MC: It’s really tempting to put something arrogant here, to say “I want to be the greatest writer of my generation” or something flagrant like that. I’m not really sure though. I’d love to be able to live off the money I make writing, and for it to inspire others to put together their own work. My desire to write stems from this compulsion I have. I feel like I have to write. It’s not a choice. I never really think about whether I should stop or keep going. It’s all a matter of what I have to do to sustain my ability to continue making more projects.
OP: Are you reading anything right now that excites you?
MC: I’ve been kind of obsessed with Mike Kleine’s work recently. He’s written books like Kanley Stubrick and Mystery of the Seventeen Pilot Fish (both great). They’re these strange and mysterious, almost Dadaist pieces of writing. He’s also been releasing these short online games lately. He’s an incredibly interesting artist and I’m looking forward to whatever he does next.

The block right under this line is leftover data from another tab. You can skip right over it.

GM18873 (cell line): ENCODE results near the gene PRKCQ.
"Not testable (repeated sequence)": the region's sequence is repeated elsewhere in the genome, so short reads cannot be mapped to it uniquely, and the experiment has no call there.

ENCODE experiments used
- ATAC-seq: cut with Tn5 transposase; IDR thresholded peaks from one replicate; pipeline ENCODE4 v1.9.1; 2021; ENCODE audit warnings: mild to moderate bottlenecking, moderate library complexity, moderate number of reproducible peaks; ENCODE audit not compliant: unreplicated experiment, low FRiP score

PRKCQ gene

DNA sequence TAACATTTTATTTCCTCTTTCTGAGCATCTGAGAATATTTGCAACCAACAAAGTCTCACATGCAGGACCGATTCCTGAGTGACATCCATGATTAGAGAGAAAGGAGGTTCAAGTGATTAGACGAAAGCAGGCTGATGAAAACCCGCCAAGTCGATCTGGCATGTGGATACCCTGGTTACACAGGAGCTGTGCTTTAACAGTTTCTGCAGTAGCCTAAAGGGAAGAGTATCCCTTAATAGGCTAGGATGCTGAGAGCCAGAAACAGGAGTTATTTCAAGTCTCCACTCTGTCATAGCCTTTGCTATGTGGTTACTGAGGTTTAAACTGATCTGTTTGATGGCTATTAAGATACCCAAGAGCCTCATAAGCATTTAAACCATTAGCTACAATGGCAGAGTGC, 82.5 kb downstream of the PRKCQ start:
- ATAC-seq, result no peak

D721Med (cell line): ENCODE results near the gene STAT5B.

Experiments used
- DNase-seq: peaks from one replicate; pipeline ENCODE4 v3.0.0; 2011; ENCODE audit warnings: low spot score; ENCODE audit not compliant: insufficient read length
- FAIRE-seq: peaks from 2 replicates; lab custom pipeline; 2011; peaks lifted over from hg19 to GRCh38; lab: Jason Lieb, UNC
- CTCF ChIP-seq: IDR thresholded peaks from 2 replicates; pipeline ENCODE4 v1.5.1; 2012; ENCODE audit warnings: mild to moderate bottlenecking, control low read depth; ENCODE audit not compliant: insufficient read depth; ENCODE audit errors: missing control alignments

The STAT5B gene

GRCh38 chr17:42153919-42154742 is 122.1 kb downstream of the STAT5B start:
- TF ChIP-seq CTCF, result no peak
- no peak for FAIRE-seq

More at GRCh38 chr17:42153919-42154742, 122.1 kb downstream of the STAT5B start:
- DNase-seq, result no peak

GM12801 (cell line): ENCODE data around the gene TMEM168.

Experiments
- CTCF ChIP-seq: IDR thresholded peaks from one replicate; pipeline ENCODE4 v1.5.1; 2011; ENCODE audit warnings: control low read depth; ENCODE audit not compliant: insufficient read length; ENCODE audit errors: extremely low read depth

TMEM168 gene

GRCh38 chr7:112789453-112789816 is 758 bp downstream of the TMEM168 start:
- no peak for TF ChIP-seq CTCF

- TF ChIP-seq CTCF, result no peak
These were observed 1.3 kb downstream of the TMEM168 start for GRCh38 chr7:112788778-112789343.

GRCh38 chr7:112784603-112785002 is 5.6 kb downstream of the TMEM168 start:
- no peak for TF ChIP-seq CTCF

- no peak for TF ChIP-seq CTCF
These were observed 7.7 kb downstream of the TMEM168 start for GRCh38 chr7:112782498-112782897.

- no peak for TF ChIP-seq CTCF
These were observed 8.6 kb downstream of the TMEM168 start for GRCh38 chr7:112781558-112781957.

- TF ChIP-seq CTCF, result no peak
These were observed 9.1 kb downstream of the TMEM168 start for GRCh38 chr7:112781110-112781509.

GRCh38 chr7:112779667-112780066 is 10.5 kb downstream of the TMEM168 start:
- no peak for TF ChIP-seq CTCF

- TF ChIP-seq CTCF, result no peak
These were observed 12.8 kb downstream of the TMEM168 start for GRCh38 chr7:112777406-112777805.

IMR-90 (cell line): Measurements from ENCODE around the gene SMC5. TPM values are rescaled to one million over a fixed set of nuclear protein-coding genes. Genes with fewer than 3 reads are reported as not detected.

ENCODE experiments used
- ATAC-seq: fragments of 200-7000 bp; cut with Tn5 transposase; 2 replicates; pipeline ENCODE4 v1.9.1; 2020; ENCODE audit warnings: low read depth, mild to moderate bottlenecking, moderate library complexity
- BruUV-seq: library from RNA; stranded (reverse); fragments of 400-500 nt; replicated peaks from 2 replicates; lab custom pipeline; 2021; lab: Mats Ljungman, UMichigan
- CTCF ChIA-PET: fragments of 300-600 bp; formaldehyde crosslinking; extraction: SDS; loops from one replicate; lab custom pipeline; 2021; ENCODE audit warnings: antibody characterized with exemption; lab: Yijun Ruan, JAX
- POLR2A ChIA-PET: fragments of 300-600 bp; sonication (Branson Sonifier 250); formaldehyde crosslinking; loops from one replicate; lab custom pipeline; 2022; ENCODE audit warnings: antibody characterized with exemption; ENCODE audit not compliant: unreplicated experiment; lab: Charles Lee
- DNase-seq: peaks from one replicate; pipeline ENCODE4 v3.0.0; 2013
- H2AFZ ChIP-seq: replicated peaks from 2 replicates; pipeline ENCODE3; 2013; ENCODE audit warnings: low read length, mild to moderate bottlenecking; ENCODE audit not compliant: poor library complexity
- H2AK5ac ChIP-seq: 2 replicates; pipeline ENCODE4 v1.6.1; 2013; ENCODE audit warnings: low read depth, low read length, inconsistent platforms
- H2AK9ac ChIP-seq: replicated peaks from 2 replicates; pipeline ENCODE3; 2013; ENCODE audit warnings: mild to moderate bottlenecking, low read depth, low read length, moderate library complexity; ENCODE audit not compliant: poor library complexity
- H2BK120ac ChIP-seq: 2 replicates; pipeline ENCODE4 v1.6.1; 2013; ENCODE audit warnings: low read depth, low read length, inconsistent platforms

OP: What’s the most impactful film you’ve seen recently?
MC: I just rewatched Tarkovsky’s Stalker the other night with a couple of friends. I’d forgotten how incredibly beautiful the movie is. It’s so slow and dream-like. It takes place in this “zone” full of anomalies. Seeing something like that makes me real excited. The movie is so lush and full of ideas.
OP: Do you think the novel as a form is heading in the right direction?